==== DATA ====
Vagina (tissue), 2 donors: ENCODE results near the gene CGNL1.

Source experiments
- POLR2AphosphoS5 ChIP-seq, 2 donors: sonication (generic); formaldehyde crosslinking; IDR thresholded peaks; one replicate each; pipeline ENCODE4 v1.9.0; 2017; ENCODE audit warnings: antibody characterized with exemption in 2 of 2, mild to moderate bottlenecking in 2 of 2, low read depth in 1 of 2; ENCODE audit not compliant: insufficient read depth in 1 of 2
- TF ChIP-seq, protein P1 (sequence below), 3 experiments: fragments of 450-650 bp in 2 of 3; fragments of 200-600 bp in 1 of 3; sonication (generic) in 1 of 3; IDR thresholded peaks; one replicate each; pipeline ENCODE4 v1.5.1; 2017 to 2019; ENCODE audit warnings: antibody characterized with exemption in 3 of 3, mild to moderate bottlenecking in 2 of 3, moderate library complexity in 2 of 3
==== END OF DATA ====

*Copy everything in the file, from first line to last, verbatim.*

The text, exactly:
Vagina (tissue), 2 donors: ENCODE results near the gene CGNL1.

Source experiments
- POLR2AphosphoS5 ChIP-seq, 2 donors: sonication (generic); formaldehyde crosslinking; IDR thresholded peaks; one replicate each; pipeline ENCODE4 v1.9.0; 2017; ENCODE audit warnings: antibody characterized with exemption in 2 of 2, mild to moderate bottlenecking in 2 of 2, low read depth in 1 of 2; ENCODE audit not compliant: insufficient read depth in 1 of 2
- TF ChIP-seq, protein P1 (sequence below), 3 experiments: fragments of 450-650 bp in 2 of 3; fragments of 200-600 bp in 1 of 3; sonication (generic) in 1 of 3; IDR thresholded peaks; one replicate each; pipeline ENCODE4 v1.5.1; 2017 to 2019; ENCODE audit warnings: antibody characterized with exemption in 3 of 3, mild to moderate bottlenecking in 2 of 3, moderate library complexity in 2 of 3